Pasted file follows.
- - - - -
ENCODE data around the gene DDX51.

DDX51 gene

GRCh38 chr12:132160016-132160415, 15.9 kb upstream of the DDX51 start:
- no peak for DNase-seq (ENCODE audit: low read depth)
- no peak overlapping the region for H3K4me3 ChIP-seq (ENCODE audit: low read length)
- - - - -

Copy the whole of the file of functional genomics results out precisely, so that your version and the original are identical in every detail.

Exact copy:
ENCODE data around the gene DDX51.

DDX51 gene

GRCh38 chr12:132160016-132160415, 15.9 kb upstream of the DDX51 start:
- no peak for DNase-seq (ENCODE audit: low read depth)
- no peak overlapping the region for H3K4me3 ChIP-seq (ENCODE audit: low read length)